The following was produced in partnership with our friends at Johnson & Johnson.
The first State of America’s Fathers report acknowledges parenting progress and potential, and that optimism was on display Tuesday during the report’s public unveiling at the Paley Center For Media in New York City. But the report’s authors, parenting advocates, and researchers who were on hand to unpack the report’s findings did not shy away from the fact that the U.S., as a society, isn’t exactly Father Of The Year.
“It boils down to three big, overarching messages here,” said Gary Barker, President and CEO of Promundo-US, which partnered with Fatherly and Johnson & Johnson on Tuesday’s event. “One is about time, and who does what at home. It’s also about inequality. And third, it’s about support – fathers not being able to do it alone.”
The report’s lead author, Brian Heilman, bemoaned a “time famine” in the U.S., where 74 percent of parents who work 40 or more hours a week feel like they don’t spend enough time with their kids. Heilman also explained that the effort to equalize caregiving in U.S. homes and in the professional world is not merely an attempt to cultivate “warm and fuzzy” feelings (not that there’s anything wrong with warm and fuzzy feelings). “We’re really advocating for this equal sharing of care at work because it stands to produce such broad benefits across society,” Heilman said. “When men are actively involved in positive and nurturing ways in their children’s lives, their children benefit enormously.”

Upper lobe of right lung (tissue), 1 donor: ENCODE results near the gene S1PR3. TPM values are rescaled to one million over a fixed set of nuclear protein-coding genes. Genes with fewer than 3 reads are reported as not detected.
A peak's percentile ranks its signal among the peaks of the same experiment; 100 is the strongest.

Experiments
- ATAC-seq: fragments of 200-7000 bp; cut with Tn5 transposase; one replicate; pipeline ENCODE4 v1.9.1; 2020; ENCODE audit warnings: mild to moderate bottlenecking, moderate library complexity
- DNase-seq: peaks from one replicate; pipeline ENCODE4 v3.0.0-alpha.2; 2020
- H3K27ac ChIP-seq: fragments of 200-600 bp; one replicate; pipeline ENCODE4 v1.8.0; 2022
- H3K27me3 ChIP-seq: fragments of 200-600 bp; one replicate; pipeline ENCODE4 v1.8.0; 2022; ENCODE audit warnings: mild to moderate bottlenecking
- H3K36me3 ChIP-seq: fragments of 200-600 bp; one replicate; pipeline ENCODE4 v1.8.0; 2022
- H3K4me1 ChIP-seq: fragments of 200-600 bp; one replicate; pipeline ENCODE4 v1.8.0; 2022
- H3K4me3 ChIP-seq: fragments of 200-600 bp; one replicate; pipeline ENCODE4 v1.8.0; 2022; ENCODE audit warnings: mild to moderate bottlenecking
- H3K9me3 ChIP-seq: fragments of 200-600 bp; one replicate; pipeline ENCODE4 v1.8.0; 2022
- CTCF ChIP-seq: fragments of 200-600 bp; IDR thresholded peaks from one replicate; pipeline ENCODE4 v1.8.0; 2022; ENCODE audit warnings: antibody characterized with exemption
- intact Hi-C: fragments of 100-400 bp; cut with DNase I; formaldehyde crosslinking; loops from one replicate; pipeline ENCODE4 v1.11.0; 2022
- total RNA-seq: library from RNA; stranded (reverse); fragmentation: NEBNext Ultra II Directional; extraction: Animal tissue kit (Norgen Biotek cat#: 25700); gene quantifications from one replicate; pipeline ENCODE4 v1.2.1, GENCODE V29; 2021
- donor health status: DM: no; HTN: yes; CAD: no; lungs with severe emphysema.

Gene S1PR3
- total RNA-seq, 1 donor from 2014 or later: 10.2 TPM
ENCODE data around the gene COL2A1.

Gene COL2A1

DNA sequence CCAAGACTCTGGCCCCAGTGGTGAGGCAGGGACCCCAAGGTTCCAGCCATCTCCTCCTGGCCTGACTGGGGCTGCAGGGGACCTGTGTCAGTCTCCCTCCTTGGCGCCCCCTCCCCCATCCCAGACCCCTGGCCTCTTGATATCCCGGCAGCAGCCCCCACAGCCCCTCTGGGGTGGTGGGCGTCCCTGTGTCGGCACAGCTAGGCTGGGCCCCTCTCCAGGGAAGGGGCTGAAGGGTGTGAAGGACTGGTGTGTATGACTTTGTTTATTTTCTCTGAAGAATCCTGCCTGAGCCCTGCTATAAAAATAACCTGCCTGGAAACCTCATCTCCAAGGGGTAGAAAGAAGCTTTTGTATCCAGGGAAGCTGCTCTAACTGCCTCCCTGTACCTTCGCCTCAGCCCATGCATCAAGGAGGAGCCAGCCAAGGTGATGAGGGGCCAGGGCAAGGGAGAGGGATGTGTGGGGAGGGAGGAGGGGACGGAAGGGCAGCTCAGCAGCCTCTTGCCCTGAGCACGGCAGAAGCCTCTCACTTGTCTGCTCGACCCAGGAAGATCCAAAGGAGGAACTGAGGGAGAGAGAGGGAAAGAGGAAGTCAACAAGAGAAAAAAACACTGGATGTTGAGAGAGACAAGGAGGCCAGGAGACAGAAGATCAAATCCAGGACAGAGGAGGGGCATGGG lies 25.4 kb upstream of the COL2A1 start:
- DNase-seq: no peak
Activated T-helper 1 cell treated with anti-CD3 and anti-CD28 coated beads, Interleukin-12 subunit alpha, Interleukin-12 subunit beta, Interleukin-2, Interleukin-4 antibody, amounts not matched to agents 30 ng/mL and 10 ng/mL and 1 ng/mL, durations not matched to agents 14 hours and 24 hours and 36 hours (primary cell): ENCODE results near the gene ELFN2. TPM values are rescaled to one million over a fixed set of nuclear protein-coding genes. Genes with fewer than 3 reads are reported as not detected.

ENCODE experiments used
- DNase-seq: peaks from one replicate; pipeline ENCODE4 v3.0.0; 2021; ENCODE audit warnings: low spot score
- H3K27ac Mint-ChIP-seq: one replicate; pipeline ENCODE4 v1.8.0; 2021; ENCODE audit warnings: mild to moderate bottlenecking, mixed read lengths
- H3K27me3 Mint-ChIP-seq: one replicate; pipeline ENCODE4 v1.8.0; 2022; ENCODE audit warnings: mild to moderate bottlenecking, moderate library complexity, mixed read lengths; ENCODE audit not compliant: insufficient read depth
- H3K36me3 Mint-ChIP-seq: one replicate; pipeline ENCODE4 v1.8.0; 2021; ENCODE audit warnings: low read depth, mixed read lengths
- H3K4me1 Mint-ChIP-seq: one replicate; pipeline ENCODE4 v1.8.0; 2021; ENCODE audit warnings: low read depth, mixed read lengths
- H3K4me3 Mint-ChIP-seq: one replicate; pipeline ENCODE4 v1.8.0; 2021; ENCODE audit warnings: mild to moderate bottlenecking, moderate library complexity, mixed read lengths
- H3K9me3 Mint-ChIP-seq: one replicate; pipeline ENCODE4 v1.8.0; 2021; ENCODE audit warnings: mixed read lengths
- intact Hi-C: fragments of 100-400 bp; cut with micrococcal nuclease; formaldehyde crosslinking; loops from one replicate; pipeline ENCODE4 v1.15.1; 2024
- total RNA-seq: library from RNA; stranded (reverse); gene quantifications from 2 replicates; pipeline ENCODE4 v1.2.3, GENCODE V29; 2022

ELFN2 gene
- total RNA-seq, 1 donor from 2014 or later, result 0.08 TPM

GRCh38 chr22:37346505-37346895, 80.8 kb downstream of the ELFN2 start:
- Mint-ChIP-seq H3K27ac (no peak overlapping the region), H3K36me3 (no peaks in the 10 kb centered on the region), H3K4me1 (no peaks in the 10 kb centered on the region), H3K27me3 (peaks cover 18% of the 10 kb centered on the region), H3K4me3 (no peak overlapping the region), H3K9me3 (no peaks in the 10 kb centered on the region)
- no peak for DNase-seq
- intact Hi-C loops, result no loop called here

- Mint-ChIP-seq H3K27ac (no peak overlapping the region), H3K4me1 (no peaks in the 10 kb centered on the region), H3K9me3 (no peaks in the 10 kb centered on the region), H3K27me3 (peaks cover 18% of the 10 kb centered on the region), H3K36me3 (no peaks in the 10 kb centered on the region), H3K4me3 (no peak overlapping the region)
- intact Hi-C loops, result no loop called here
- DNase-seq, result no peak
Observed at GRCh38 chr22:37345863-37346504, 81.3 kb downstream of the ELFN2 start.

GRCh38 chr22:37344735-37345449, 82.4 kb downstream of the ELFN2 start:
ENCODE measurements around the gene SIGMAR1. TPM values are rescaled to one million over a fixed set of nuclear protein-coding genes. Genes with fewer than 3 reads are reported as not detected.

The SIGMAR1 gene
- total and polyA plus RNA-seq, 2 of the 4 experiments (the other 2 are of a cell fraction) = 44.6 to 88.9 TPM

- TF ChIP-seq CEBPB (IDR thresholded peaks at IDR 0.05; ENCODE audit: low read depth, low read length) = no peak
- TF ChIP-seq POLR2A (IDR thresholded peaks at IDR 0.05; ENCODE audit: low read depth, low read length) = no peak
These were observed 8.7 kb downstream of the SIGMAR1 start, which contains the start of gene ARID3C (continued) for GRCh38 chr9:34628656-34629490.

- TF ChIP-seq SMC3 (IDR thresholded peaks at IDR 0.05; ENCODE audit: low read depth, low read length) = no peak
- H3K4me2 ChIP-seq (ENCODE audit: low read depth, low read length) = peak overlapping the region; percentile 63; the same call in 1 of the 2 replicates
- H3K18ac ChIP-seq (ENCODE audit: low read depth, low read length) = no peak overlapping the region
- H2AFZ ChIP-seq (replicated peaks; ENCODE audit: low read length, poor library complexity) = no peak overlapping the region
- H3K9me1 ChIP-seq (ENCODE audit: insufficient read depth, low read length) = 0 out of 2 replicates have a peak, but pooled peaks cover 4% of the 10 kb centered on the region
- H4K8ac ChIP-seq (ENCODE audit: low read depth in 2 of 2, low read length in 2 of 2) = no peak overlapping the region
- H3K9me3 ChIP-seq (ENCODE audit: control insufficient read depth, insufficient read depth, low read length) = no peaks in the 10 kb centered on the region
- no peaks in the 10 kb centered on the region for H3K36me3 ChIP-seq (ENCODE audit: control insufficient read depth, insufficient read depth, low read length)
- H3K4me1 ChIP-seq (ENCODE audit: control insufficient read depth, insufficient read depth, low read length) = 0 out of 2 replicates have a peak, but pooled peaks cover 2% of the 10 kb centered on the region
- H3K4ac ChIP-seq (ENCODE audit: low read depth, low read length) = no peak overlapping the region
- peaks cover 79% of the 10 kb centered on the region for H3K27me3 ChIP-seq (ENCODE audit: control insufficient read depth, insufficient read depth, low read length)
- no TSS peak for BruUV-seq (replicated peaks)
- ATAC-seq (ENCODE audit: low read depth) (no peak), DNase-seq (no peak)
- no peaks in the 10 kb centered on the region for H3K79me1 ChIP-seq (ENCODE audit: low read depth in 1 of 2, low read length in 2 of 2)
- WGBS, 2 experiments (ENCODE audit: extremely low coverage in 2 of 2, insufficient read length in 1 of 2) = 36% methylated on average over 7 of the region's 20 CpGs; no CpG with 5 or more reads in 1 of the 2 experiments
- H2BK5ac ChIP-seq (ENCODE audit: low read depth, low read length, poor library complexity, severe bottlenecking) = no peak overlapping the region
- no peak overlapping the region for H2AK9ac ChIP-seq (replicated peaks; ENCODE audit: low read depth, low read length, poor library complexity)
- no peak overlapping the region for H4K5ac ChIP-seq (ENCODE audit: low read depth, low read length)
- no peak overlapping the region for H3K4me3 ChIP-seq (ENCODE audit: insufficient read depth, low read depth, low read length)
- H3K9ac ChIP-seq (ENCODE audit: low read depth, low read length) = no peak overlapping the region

One huge potential benefit Heilman shared from the report: If women were able to participate in the work force at the same rate as men, U.S. GDP would increase by 5 percent, which amounts “several hundred billion dollars.” That’s billion, with a “b,” and this is what economists mean when they say that a rising tide lifts all ships.
The first State of America’s Fathers report, with its deep, data-driven observations and studied solutions, is only a starting point.
“I’m optimistic about the fact that we’re studying this, documenting it, identifying areas for improvement,” said Scott Behson, an author and professor of management at Fairleigh-Dickinson, who provided academic review for the report. “And I have no doubt that if this report were replicated 5 years from now, we’d see significant advances in many of the areas.”